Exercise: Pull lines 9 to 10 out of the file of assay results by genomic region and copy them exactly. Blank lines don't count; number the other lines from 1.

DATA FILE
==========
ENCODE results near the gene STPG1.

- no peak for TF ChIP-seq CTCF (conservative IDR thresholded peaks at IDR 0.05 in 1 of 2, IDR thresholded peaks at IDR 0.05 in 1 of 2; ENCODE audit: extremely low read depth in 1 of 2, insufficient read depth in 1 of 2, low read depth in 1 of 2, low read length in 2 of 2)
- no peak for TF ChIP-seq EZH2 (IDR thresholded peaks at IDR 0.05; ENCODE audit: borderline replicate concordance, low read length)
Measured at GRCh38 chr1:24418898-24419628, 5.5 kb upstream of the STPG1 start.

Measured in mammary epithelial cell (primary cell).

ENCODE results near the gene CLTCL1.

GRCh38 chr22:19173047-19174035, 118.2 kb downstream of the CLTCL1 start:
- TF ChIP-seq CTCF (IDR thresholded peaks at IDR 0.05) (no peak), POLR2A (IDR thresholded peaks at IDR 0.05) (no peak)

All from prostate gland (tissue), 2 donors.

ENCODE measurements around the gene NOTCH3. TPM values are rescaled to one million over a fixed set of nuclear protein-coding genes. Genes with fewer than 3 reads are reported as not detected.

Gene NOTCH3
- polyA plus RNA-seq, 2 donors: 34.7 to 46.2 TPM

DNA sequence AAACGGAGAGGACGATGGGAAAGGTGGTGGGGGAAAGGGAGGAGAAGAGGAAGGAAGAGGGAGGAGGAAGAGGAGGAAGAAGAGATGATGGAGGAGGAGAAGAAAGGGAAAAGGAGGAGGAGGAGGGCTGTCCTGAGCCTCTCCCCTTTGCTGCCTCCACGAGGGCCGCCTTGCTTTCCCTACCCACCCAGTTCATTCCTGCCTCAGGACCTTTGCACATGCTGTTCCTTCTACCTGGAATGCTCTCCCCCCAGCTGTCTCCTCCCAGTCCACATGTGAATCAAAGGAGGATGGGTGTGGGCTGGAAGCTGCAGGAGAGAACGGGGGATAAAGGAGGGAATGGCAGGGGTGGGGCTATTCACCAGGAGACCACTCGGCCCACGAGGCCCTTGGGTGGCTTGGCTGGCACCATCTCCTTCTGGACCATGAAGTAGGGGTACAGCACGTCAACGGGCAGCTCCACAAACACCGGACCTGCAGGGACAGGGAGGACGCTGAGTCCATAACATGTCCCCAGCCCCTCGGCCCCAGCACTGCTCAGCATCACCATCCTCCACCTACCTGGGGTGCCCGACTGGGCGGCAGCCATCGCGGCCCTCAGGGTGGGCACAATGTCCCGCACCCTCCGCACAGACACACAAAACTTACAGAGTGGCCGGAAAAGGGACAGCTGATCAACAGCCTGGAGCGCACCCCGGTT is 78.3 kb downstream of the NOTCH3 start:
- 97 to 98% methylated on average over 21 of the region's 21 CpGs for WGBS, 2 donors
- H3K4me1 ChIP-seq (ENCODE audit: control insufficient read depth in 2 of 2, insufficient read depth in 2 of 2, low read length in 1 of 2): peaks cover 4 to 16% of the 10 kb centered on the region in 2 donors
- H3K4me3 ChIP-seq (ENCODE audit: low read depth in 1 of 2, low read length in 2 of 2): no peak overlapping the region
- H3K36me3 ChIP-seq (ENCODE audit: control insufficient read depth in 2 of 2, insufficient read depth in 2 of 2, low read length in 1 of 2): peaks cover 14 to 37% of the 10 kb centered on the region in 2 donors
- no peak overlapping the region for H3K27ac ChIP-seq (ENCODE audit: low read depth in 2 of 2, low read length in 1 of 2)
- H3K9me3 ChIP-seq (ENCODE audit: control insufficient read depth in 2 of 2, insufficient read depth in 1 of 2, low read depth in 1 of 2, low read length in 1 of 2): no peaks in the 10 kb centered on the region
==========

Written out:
All from prostate gland (tissue), 2 donors.

ENCODE measurements around the gene NOTCH3. TPM values are rescaled to one million over a fixed set of nuclear protein-coding genes. Genes with fewer than 3 reads are reported as not detected.